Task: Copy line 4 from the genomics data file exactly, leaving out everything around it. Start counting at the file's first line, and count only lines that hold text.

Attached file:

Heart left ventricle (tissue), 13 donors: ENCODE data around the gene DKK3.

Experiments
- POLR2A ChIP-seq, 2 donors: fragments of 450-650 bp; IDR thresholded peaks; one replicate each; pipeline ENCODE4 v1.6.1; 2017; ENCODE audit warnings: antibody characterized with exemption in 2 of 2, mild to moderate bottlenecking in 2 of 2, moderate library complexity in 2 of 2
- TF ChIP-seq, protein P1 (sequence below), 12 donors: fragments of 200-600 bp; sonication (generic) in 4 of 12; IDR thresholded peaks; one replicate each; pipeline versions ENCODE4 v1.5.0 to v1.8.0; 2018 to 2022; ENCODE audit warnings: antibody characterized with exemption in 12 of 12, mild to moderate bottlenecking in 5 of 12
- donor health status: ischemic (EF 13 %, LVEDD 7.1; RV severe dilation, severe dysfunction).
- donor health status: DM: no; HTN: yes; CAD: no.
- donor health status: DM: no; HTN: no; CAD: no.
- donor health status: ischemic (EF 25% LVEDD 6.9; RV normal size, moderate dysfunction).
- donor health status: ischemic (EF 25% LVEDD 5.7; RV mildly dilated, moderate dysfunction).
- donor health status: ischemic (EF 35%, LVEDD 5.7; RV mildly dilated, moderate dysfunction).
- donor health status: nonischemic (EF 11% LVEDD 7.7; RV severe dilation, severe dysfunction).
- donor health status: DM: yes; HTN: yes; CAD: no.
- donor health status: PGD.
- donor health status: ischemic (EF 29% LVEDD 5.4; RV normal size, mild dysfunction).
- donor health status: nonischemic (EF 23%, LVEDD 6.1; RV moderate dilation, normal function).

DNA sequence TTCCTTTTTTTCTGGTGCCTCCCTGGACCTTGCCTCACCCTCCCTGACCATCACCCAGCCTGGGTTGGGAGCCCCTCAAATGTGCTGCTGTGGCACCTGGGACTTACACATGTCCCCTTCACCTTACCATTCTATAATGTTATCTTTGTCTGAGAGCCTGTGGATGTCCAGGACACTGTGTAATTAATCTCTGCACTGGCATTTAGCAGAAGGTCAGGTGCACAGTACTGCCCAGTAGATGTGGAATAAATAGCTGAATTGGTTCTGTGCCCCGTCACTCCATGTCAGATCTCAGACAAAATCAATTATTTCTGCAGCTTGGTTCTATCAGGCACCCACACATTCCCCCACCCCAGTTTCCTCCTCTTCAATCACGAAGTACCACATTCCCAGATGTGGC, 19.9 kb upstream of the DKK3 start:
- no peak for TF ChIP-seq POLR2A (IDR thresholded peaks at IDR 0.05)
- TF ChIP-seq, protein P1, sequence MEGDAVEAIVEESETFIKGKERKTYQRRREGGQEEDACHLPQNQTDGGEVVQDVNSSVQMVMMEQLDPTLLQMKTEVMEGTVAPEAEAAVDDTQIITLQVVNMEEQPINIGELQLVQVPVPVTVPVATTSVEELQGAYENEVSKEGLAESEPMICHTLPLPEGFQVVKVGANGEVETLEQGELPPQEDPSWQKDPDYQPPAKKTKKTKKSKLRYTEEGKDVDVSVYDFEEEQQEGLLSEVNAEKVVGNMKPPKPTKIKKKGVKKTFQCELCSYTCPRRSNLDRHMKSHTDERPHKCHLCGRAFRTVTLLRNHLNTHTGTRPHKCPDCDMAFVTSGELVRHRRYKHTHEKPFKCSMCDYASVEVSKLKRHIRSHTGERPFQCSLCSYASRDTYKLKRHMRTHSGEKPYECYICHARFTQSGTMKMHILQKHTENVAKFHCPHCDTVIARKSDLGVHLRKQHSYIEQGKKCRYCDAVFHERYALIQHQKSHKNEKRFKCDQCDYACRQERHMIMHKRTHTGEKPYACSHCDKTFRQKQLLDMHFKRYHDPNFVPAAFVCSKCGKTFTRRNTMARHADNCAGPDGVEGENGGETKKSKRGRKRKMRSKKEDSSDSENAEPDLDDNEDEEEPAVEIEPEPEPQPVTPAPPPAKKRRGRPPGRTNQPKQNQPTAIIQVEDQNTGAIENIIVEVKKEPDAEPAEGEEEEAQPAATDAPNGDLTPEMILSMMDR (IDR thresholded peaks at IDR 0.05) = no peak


- TF ChIP-seq, protein P1 (sequence below), 12 donors: fragments of 200-600 bp; sonication (generic) in 4 of 12; IDR thresholded peaks; one replicate each; pipeline versions ENCODE4 v1.5.0 to v1.8.0; 2018 to 2022; ENCODE audit warnings: antibody characterized with exemption in 12 of 12, mild to moderate bottlenecking in 5 of 12